HumaDerm® Native SCREEN, Native Human Collagen

HumaDerm Native SCREEN

Human Collagen


HumaDerm Native SCREEN are tissue culture plates coated with native human-derived collagen solutions. HumaDerm Native SCREEN is ideal for many applications including coating tissue culture surfaces to support cell attachment and growth.

Add to Quote


Product Description

HumaDerm Native SCREEN is a native human collagen screening multi-well plate providing 6 test conditions. HumaDerm Native SCREEN is coated with native human collagen, types I, II, I/III, IV, and V, to help determine which collagen type is best suited for your cell research needs. Each well is designed to deliver precise and independent testing conditions, ensuring the reliability of your data.

Various types of cell surface receptors present on diverse types of mammalian cells recognize the collagen triple helix structure and facilitate cell attachment to collagen materials, including films and scaffolds. The most characterized cell receptors are the integrins α1β1 and α2β1 [2]. Many cell types express both forms of integrin, including mesenchymal stem cells (MSCs), fibroblasts, endothelial cells, chondrocytes, osteoblasts, and lymphocytes [3-6]. Smooth muscle cells interact with collagen via α1β1, and epithelial cells attach via α2β1 [7,8]. There are several types of collagens identified to date, and all are composed of molecules containing three polypeptide chains arranged in a triple helical conformation [1]. The types of collagens differ slightly in the primary amino acid sequence of their polypeptide chains.

Type I collagen is the most abundant type of collagen in the human body, as a major structural matrix protein in skin and many other tissues (bone, tendon, and fibrous connective tissues) [9]. Type I collagen is a heterotrimer composed of one α2(I) chain and two α1(I) chains [3].

Type II collagen is predominantly found in cartilage, the connective tissue that provides structural support and cushioning to joints. It is a critical component of the extracellular matrix in cartilage and plays a significant role in maintaining its structural integrity and function [16]. Type II collagen is a homotrimer composed of three identical α1(II) chains, forming a triple helix structure [17].

Type III collagen is known to be associated with Type I collagen. Collagen type I builds a scaffold with thick fibers that have a low turnover rate. The maturation of collagen type I, however, depends on collagen type III, which produces thin, less durable fibers with a high turnover [10]. Type III collagen conjugated with Type I collagen presents both one α2(I) chain, two α1(I) chains, and three α1(III) chains [11].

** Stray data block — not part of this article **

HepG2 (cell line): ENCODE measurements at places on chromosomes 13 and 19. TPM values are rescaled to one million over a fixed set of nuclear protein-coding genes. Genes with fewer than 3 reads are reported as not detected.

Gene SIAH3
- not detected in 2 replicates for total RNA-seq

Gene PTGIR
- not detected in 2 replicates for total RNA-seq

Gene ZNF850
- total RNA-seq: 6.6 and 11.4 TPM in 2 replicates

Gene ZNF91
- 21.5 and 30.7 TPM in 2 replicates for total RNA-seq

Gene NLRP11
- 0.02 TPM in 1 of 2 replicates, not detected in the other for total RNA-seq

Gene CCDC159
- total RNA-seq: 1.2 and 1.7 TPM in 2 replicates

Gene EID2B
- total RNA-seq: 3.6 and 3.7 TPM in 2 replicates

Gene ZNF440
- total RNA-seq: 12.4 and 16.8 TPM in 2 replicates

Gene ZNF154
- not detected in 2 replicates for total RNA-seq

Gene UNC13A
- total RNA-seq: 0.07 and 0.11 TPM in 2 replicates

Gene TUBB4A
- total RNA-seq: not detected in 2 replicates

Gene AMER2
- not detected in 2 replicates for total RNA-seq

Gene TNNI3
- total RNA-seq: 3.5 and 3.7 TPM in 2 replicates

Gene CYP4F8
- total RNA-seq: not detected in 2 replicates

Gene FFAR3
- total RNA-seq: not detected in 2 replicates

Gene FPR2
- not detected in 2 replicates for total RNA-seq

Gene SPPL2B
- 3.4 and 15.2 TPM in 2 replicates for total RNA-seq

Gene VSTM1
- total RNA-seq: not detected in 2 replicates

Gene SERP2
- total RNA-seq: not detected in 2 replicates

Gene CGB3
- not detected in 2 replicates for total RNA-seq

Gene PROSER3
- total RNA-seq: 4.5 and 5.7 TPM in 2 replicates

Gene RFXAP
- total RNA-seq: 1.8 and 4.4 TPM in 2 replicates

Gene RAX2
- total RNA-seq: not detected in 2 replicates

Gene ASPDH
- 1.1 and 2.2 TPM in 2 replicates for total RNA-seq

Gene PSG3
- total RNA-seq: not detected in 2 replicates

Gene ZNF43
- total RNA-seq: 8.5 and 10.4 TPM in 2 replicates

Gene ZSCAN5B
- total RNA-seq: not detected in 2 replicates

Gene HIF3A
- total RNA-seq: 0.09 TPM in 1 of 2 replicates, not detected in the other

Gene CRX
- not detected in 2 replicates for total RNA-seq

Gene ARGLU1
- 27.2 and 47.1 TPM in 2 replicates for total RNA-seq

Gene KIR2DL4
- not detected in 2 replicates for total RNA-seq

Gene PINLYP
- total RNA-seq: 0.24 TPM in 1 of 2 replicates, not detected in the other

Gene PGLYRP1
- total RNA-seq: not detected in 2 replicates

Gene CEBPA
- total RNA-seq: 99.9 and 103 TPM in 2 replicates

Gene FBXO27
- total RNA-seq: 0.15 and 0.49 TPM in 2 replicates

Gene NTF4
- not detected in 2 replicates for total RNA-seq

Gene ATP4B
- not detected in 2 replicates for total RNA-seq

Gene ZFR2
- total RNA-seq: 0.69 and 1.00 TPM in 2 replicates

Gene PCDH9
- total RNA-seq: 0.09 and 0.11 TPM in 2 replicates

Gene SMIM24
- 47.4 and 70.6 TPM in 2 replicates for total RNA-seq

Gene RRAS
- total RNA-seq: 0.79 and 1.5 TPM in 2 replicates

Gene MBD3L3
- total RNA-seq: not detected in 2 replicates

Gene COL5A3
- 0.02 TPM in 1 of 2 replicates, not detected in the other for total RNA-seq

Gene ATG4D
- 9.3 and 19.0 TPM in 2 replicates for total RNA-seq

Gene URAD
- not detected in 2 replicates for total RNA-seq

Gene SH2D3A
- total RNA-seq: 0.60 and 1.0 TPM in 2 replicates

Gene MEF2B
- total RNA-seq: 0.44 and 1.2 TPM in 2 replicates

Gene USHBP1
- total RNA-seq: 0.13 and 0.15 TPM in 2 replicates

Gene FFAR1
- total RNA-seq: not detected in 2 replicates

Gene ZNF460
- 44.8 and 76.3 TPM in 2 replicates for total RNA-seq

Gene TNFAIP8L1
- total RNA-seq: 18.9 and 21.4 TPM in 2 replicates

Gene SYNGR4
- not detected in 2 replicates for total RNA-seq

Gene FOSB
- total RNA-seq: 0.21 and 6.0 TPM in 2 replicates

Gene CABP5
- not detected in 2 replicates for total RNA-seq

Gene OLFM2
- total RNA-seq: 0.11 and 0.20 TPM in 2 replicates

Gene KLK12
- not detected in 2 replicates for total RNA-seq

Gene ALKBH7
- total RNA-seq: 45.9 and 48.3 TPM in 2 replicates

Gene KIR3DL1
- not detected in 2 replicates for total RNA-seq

Type IV collagen occupies a distinct role within the realm of connective tissues. It is primarily associated with basement membranes, where it plays a pivotal role in mechanical stability and regulates critical functions including cell growth, differentiation, morphogenesis, homeostasis, and regeneration [12]. This collagen type is vital for various physiological processes, including filtration in the kidneys, scaffolding in tissues, and the formation of blood vessel walls. Type IV collagen can exist in at least three hetero-trimeric triple helical forms made up of three α chains [13,14].

Type V collagen is considered a minor component of the fibril-forming collagen family (Type I, II, III, and V) and is primarily found in connective tissues [14]. It interacts with matrix collagens and structural proteins, conferring structural integrity to tissue scaffolds. Type V collagen is broadly expressed as a two α1(V) chains and one α2(V) chain heterotrimer but also as a α1(V), α2(V), and α3(V) heterotrimer in pancreatic islets, adipose tissue, and skeletal muscle [15].

HumaDerm Native SCREEN reduces labor time, consumable costs, and accelerates therapy delivery without affecting the quality of cells.

Tissue Source

The HumaDerm used in HumaDerm Native SCREEN is isolated from human tissue sourced strictly from American Association of Tissue Banks (AATB) accredited and FDA registered tissue banks and organ procurement organizations (OPOs). Humabiologics strives to meet research needs by providing high quality biomaterials obtained from tissue partners who comply with requirements for transplantable human tissues under 21 CFR 1271 of the FDA.